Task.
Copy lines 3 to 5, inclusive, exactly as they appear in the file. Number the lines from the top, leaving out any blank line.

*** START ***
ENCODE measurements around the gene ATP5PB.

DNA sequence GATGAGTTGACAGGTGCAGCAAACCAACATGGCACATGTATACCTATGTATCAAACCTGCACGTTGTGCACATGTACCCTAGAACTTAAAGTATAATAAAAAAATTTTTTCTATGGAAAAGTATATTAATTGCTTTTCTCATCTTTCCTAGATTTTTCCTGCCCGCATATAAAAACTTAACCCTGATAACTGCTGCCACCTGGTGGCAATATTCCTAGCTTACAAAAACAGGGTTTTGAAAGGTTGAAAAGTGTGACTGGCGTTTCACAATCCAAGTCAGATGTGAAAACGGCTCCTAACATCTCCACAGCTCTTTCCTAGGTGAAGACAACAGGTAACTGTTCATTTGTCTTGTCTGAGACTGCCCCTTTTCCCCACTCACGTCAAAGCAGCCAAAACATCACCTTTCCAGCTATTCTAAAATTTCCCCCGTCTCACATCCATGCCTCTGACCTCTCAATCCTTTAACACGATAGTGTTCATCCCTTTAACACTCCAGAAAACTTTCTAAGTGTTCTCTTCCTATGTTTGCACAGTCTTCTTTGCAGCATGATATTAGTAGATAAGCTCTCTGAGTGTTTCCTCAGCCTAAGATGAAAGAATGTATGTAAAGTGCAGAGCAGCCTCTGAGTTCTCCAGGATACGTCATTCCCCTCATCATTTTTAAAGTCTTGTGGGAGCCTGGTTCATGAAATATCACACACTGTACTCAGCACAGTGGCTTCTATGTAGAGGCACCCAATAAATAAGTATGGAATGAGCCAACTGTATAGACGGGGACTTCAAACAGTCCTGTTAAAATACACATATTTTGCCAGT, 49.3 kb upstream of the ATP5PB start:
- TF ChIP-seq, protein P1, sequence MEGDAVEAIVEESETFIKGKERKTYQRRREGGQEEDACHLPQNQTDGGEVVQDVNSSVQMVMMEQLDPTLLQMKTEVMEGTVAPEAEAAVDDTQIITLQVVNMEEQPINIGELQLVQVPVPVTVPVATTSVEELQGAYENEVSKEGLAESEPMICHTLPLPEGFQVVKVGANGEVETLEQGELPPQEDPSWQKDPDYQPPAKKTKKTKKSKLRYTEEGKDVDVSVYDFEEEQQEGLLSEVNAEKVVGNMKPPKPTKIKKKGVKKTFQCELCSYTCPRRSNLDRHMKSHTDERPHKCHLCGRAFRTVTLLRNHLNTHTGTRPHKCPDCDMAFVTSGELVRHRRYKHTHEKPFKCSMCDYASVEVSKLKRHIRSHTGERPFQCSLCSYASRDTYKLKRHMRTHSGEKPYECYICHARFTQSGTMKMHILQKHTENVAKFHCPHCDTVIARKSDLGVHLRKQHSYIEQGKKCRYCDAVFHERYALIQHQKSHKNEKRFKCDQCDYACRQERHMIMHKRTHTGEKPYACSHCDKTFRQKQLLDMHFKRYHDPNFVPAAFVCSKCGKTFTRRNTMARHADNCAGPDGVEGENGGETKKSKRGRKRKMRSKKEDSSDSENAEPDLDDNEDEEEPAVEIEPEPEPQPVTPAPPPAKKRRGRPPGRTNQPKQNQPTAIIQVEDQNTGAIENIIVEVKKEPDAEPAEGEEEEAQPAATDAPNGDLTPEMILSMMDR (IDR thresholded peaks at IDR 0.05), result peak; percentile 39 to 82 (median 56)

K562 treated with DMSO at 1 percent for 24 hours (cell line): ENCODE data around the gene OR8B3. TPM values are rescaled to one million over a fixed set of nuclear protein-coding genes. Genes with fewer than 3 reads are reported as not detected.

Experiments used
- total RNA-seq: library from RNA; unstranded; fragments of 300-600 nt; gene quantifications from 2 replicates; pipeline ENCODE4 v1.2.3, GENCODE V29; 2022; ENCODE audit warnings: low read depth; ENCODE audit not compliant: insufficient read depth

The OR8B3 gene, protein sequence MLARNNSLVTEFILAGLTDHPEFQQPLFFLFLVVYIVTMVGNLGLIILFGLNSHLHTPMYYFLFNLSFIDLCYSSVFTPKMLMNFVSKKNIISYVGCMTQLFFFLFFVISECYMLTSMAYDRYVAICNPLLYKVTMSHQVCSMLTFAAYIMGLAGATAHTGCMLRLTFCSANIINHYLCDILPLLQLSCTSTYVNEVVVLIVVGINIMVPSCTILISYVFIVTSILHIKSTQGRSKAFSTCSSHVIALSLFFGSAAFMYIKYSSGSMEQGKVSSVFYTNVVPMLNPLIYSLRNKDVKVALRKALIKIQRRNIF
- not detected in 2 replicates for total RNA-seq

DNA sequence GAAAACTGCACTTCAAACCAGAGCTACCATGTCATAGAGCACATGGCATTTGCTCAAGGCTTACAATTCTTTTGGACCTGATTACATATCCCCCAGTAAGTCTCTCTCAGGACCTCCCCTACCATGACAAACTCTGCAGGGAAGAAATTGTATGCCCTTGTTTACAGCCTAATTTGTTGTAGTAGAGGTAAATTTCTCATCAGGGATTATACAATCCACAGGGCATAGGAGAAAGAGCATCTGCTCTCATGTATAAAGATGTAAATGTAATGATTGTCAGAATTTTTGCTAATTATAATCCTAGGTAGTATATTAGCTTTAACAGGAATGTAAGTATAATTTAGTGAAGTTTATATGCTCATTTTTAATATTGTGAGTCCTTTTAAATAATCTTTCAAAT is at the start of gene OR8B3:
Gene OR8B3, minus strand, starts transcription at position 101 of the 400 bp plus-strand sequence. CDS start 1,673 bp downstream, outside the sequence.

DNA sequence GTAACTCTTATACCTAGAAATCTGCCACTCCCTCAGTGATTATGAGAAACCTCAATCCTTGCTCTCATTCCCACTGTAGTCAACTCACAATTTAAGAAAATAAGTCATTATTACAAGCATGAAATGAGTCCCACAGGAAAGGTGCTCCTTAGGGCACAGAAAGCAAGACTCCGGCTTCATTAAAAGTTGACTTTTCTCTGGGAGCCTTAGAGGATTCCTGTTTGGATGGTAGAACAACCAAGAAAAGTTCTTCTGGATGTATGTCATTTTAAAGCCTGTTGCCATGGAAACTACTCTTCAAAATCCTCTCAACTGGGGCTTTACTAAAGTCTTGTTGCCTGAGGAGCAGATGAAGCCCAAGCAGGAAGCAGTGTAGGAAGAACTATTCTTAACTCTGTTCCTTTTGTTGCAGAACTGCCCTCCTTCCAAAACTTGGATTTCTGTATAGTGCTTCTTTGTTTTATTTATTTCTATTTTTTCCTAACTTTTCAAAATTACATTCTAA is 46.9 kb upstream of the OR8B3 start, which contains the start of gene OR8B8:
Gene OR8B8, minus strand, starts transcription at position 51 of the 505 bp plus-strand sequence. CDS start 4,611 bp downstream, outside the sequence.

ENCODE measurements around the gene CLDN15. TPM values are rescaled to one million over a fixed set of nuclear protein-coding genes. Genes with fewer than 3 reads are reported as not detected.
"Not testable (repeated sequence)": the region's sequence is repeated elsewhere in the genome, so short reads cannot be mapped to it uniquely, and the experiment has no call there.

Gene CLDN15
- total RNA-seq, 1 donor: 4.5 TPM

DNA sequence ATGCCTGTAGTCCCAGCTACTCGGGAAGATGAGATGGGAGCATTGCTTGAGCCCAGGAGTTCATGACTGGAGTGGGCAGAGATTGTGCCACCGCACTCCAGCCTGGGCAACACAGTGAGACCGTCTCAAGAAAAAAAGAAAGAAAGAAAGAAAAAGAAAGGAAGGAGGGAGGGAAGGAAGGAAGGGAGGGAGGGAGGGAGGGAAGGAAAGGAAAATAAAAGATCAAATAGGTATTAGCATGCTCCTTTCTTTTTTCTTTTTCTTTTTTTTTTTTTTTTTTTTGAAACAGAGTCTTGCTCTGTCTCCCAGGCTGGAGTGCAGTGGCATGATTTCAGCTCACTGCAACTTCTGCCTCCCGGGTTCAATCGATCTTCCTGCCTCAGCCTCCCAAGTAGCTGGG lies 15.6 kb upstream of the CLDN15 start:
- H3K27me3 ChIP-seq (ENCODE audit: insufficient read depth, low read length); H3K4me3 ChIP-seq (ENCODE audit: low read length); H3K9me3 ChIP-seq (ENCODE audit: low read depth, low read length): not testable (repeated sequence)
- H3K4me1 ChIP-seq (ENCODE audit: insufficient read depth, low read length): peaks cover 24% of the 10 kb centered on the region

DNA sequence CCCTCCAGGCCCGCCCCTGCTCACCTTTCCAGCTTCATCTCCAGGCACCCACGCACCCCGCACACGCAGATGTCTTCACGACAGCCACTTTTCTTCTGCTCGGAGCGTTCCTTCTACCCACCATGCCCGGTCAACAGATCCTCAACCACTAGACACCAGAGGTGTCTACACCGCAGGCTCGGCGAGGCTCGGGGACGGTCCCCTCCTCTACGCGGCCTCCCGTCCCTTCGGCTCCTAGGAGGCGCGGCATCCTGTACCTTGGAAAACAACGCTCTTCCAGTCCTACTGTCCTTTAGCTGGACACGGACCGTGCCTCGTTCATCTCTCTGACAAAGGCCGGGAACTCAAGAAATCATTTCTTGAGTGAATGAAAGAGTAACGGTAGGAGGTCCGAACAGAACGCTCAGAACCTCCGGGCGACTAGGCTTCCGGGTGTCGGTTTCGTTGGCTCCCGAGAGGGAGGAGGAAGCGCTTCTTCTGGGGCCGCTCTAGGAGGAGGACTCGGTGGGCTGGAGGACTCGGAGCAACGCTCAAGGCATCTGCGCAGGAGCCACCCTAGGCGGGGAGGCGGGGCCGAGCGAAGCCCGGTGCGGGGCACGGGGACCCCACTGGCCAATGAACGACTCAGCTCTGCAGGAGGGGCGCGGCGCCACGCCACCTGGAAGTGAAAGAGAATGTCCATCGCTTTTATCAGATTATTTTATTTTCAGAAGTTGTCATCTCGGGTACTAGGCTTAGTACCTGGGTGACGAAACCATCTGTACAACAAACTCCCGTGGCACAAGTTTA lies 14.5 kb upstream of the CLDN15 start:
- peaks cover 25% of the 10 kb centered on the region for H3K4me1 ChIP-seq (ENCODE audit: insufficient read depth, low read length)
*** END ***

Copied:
- TF ChIP-seq, protein P1, sequence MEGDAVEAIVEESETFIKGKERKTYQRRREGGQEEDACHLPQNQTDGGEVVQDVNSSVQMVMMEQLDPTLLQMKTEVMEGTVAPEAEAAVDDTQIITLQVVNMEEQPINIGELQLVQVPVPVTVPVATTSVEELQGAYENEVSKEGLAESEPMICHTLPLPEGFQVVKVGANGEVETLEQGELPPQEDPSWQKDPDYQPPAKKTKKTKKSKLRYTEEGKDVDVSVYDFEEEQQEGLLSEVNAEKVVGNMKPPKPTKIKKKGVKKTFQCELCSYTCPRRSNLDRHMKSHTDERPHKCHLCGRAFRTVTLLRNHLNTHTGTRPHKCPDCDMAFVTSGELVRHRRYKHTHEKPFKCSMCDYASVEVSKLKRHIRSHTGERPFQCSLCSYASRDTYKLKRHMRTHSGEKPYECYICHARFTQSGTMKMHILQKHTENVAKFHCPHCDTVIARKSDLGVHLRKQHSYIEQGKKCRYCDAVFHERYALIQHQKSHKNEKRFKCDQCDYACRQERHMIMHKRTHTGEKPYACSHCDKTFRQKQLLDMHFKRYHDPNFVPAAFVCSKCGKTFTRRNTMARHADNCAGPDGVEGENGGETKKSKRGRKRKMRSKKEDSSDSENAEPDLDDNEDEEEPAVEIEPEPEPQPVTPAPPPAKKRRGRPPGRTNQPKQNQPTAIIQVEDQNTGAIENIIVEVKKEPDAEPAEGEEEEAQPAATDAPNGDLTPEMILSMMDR (IDR thresholded peaks at IDR 0.05), result peak; percentile 39 to 82 (median 56)

K562 treated with DMSO at 1 percent for 24 hours (cell line): ENCODE data around the gene OR8B3. TPM values are rescaled to one million over a fixed set of nuclear protein-coding genes. Genes with fewer than 3 reads are reported as not detected.

Experiments used